Contemporary North Korea

Contemporary North Korea : A guide to economic and political developments

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Description

This book provides full details of contemporary economic and political developments in North Korea since late 2005, continuing the overview of developments which were covered in the author's North Korea: A Guide to Economic and Political Developments (Routledge 2006). Key topics covered include: the succession; family visits; human rights; nuclear capability and intentions; recent initiatives in international relations, and relations with the United States; and adverse economic and social conditions. Overall, the book demonstrates the degree to which North Korea's international position is changing. This book provides a comprehensive overview of the current political and economic situation in North Korea today, and is an important resource for all those interested in this country's recent development.show more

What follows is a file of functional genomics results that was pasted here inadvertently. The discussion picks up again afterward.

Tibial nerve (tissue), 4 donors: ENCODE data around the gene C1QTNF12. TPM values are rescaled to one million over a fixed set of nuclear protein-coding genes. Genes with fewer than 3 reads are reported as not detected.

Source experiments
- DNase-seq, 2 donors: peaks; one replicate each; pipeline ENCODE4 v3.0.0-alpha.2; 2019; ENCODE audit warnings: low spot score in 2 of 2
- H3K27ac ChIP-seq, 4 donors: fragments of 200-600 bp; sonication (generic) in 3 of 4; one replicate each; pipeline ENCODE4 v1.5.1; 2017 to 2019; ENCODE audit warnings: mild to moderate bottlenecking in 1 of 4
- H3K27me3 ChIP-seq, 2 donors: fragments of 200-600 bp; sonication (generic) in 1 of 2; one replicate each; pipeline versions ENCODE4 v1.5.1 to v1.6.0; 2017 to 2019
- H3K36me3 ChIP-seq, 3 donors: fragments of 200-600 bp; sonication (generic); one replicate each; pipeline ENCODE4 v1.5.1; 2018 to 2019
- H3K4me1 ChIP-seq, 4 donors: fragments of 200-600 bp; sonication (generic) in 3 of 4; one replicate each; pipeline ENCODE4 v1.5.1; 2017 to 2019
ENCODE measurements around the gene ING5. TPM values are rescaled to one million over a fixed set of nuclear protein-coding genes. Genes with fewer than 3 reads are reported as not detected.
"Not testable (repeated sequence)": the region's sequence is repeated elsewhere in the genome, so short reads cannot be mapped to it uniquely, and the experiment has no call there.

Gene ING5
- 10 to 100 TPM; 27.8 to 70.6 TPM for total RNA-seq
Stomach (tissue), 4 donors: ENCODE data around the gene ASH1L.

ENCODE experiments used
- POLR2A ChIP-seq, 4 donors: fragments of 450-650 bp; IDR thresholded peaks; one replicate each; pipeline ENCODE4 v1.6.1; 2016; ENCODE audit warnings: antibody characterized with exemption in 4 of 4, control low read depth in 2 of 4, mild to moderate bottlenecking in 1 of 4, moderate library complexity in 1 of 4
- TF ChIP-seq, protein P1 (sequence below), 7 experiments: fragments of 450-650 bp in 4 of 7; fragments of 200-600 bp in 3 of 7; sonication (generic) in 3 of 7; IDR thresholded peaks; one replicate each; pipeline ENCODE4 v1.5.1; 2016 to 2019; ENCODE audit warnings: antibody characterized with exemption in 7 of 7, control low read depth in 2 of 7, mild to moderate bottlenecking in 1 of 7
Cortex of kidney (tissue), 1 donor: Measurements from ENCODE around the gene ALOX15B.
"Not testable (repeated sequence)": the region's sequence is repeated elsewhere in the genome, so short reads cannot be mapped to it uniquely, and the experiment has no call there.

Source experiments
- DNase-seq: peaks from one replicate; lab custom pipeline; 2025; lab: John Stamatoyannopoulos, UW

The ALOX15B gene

Product details

  • Paperback | 608 pages
  • 156 x 234 x 43mm | 1,115g
  • Taylor & Francis Ltd
  • ROUTLEDGE
  • London, United Kingdom
  • English
  • 1 black & white tables
  • 1138971707
  • 9781138971707

About Ian Jeffries

Ian Jeffries is Honorary Professor in the Department of Economics at Swansea University. He is the author of other Guides to Economic and Political Developments in Vietnam, Mongolia and China, and co-author of A History of Eastern Europe (published by Routledge, now in its second edition).show more

Table of contents

Introduction and key events Historical background Part I: Politics 1. The succession and other family matters. 2. Human rights. 3. Family exchanges and visits between North and South Korea. 4. North and South Korea: political prisoners, kidnappings and refugees. 5. Military aspects; size of the armed forces and number of nuclear weapons. 6. The George W. Bush administration. 7. US defectors. 8. Ethnic Koreans in Japan. 9. South Korea: key dates. 10. A chronology of political developments since 16 November 2005. Part II: The Economy 11. Economic reform. 12. Private economic activity. 13. Trade. 14. Aid. 15. Foreign direct investment (FDI). 16. Chinese investment in North Korea. 17. The cost of reunification. 18. Economic performance.show more